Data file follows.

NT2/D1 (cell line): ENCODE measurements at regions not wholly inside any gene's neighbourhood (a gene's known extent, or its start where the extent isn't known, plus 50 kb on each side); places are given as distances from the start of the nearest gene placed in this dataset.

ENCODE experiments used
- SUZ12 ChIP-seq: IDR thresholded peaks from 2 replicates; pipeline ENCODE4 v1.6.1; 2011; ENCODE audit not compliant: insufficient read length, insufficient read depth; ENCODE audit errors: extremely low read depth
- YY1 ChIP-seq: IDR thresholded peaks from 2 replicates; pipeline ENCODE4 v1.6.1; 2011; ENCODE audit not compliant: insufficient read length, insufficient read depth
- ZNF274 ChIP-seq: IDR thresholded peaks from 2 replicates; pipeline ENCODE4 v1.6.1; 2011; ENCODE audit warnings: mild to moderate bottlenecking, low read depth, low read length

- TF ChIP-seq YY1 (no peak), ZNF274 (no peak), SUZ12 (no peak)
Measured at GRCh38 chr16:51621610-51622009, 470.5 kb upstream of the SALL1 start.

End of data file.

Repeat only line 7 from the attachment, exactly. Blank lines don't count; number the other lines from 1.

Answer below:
Measured at GRCh38 chr16:51621610-51622009, 470.5 kb upstream of the SALL1 start.